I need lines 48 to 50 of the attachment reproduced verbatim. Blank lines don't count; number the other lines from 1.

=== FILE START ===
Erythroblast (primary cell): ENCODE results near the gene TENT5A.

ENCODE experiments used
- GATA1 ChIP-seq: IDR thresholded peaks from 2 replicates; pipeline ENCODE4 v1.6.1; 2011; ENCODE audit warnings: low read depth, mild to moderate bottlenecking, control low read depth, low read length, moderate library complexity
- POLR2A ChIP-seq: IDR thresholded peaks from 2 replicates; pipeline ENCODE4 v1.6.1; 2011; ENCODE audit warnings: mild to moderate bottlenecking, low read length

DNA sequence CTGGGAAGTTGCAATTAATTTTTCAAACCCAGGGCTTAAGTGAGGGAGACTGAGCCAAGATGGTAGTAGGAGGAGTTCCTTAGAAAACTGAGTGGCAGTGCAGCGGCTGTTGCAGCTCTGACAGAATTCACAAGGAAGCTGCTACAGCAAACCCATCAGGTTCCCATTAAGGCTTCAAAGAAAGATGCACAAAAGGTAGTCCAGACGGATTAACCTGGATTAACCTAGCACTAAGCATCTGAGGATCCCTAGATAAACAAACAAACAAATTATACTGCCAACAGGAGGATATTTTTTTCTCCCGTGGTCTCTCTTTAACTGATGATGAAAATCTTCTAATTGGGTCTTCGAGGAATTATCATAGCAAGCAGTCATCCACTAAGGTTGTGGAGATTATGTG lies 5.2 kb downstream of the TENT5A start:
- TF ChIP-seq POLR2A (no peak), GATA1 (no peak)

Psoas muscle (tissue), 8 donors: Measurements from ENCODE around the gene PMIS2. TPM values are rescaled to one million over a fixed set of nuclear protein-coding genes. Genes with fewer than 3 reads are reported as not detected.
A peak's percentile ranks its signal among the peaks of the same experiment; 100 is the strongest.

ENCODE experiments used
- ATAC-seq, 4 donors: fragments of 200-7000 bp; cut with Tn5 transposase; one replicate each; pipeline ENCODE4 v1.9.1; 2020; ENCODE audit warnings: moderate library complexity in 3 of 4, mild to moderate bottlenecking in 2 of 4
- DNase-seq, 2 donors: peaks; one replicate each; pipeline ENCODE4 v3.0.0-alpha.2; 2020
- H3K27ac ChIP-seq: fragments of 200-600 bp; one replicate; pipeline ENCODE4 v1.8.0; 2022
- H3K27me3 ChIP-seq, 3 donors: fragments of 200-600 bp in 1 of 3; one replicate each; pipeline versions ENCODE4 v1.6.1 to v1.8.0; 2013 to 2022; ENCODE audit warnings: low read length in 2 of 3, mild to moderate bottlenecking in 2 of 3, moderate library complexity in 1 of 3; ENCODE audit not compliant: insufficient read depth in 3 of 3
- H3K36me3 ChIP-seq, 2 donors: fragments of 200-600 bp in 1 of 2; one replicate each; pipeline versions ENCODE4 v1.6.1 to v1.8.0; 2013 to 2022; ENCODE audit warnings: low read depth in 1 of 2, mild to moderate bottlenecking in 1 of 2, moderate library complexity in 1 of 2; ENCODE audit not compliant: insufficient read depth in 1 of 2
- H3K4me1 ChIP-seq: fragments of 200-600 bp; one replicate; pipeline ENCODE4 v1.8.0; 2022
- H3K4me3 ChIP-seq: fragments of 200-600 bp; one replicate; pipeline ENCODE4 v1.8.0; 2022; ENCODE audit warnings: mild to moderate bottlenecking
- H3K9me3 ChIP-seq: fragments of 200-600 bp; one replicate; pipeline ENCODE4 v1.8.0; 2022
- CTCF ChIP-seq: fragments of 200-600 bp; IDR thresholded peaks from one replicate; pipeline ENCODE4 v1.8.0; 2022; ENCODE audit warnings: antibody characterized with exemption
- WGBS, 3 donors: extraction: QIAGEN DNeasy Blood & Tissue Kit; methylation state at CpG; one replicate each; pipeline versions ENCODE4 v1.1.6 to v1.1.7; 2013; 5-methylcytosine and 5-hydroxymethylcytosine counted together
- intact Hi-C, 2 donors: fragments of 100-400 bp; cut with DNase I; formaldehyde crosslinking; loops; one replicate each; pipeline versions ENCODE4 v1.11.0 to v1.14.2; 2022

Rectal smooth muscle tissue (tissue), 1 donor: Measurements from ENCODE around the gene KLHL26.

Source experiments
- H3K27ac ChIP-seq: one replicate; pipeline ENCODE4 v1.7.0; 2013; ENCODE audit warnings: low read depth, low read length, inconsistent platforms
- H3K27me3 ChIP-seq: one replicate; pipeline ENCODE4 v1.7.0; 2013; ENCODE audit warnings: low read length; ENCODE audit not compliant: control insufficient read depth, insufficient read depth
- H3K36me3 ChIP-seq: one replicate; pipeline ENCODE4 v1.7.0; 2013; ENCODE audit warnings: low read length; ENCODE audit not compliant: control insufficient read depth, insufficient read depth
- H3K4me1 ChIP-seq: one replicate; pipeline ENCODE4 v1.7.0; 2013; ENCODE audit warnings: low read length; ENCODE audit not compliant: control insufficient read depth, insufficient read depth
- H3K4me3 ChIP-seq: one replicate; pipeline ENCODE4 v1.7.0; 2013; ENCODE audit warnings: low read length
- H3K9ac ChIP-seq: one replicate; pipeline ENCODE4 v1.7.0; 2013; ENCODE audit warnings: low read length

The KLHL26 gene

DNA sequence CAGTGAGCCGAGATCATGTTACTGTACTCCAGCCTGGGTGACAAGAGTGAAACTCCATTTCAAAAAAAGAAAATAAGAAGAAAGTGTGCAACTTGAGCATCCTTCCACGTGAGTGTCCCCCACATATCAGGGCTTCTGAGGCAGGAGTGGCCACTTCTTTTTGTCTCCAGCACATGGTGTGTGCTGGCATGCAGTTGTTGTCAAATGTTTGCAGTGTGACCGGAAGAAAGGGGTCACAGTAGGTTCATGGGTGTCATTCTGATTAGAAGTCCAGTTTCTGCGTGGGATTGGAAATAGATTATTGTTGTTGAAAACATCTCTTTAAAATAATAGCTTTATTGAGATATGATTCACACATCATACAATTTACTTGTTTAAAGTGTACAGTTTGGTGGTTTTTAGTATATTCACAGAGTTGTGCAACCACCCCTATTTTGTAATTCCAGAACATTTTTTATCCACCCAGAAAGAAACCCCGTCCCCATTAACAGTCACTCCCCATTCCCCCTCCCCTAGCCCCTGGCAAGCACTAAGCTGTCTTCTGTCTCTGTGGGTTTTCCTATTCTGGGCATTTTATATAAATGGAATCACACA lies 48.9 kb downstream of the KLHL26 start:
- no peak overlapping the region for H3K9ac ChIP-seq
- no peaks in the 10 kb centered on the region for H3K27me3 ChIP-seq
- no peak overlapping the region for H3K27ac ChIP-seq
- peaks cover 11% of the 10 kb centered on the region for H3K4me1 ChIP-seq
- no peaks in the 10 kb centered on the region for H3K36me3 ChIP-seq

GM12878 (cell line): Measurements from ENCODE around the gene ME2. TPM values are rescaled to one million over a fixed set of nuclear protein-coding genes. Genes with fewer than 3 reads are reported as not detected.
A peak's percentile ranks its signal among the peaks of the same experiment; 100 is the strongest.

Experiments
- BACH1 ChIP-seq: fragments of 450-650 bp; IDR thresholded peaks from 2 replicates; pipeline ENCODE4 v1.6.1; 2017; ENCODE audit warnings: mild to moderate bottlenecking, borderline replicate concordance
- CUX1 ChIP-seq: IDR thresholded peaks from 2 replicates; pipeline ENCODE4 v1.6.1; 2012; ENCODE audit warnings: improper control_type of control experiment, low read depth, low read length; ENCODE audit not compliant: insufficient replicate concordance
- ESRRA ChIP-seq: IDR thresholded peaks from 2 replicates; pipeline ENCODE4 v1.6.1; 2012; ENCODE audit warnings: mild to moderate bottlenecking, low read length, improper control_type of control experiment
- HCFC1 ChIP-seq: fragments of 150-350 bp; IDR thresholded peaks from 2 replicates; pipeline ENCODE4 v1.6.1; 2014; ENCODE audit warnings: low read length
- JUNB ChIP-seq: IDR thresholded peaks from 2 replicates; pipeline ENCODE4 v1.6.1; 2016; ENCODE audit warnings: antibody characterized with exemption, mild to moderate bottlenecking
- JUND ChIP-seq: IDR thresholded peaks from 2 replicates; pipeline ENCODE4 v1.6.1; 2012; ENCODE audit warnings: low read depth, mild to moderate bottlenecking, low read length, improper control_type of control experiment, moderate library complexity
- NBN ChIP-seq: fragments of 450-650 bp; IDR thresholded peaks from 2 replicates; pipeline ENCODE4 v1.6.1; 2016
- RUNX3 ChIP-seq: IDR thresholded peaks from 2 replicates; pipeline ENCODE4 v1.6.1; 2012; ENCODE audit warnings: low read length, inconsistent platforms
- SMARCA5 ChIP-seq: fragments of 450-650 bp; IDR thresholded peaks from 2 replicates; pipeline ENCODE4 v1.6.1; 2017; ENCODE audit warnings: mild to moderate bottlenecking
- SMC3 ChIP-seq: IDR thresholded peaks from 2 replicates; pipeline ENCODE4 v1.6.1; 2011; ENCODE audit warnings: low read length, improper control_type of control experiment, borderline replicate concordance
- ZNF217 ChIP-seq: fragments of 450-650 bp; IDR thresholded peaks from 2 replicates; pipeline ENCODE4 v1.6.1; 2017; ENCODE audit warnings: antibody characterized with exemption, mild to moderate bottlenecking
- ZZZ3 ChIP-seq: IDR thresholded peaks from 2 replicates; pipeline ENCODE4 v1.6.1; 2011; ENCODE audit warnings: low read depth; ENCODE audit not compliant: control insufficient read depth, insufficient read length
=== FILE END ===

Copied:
- SMC3 ChIP-seq: IDR thresholded peaks from 2 replicates; pipeline ENCODE4 v1.6.1; 2011; ENCODE audit warnings: low read length, improper control_type of control experiment, borderline replicate concordance
- ZNF217 ChIP-seq: fragments of 450-650 bp; IDR thresholded peaks from 2 replicates; pipeline ENCODE4 v1.6.1; 2017; ENCODE audit warnings: antibody characterized with exemption, mild to moderate bottlenecking
- ZZZ3 ChIP-seq: IDR thresholded peaks from 2 replicates; pipeline ENCODE4 v1.6.1; 2011; ENCODE audit warnings: low read depth; ENCODE audit not compliant: control insufficient read depth, insufficient read length